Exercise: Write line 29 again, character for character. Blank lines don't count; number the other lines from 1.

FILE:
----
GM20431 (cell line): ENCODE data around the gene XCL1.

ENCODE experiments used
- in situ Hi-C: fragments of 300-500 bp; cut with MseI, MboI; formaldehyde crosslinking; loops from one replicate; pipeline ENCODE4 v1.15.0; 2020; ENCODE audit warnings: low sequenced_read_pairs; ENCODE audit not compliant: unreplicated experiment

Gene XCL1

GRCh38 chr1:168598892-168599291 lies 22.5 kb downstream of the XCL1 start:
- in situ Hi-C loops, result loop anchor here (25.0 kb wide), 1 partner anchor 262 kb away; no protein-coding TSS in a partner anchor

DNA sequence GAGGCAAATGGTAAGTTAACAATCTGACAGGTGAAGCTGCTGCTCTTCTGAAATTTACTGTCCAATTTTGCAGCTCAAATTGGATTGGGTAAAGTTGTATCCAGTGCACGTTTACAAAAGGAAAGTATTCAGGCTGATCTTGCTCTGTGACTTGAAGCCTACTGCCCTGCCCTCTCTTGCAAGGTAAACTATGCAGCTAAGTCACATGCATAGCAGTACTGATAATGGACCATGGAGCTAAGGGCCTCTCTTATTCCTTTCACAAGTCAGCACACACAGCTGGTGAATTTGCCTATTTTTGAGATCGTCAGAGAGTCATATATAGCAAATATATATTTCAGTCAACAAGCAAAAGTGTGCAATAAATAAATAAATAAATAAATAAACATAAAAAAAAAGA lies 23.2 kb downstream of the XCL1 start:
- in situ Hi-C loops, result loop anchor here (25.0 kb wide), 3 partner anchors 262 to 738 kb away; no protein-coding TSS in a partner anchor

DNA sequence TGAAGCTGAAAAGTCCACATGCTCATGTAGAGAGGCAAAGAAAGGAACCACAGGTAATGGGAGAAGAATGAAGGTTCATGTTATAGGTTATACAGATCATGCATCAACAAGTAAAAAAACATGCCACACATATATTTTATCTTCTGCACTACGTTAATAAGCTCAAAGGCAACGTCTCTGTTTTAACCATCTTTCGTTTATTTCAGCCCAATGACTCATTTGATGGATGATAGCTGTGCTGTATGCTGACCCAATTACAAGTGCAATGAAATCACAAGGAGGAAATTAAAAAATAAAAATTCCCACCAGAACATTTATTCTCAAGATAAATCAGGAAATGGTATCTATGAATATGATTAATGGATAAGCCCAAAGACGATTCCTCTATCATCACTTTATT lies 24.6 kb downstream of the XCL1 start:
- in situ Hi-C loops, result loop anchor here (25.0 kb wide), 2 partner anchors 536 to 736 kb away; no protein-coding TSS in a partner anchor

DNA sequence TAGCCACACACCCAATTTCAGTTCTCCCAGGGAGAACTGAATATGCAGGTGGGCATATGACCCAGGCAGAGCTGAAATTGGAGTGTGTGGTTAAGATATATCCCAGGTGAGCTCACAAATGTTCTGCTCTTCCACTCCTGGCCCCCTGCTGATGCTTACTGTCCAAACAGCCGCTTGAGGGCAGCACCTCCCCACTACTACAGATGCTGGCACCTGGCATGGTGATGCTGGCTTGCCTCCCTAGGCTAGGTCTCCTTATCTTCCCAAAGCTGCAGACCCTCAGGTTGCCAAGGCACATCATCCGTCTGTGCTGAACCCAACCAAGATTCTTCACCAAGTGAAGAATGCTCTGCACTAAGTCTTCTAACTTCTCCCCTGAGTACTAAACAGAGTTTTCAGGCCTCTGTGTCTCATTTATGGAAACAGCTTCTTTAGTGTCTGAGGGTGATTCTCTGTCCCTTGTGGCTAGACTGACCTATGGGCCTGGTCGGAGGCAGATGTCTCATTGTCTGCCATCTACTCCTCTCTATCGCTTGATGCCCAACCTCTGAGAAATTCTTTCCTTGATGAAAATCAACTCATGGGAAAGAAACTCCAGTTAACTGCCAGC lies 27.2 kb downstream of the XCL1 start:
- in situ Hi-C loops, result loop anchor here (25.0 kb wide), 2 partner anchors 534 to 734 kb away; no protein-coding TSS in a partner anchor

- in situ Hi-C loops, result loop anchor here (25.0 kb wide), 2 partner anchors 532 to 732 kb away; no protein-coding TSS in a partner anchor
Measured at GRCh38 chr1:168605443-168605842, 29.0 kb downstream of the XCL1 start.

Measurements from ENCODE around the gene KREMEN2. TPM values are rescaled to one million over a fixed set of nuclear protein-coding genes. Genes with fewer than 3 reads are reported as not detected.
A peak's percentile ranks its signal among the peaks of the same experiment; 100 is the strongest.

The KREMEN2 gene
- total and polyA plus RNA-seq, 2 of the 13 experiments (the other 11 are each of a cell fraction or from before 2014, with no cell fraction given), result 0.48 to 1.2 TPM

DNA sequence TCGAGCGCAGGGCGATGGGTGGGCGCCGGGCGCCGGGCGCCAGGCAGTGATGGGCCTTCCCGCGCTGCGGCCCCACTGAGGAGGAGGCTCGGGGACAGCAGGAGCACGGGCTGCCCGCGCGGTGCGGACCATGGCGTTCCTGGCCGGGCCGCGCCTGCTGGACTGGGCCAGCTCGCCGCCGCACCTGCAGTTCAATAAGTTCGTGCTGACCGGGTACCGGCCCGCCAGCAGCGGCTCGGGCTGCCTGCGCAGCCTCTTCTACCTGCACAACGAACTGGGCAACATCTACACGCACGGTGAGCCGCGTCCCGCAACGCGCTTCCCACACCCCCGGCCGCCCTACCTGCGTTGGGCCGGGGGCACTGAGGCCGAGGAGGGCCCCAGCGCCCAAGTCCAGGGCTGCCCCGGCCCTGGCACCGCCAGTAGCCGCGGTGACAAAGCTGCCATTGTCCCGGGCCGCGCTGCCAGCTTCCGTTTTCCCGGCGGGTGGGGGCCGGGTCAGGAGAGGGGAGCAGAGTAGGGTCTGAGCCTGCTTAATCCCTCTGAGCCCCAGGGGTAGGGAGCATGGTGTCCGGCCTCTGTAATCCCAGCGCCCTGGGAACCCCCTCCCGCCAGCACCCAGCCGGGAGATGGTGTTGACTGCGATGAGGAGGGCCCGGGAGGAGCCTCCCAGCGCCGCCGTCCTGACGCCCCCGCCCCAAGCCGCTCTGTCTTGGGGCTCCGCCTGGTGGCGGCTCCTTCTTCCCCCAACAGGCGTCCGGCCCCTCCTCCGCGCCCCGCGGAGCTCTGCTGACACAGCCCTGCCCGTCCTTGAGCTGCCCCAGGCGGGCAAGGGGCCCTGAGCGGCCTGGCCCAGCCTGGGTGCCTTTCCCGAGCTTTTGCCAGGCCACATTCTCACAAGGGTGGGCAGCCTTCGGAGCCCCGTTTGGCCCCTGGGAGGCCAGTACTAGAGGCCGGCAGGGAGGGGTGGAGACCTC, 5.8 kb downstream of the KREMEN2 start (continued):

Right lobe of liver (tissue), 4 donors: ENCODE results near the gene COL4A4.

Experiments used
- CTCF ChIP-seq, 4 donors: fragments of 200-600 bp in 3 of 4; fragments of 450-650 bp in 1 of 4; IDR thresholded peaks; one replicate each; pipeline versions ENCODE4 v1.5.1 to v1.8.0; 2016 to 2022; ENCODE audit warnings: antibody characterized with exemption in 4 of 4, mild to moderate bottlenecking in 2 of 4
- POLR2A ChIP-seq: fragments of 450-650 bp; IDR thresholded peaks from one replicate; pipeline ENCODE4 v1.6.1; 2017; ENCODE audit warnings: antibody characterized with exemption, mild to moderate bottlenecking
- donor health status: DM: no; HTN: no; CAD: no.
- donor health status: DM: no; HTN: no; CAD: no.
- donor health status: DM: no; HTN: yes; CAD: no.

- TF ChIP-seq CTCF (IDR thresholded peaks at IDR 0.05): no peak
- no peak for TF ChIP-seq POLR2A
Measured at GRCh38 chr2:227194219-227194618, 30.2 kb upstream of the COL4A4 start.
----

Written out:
Measured at GRCh38 chr2:227194219-227194618, 30.2 kb upstream of the COL4A4 start.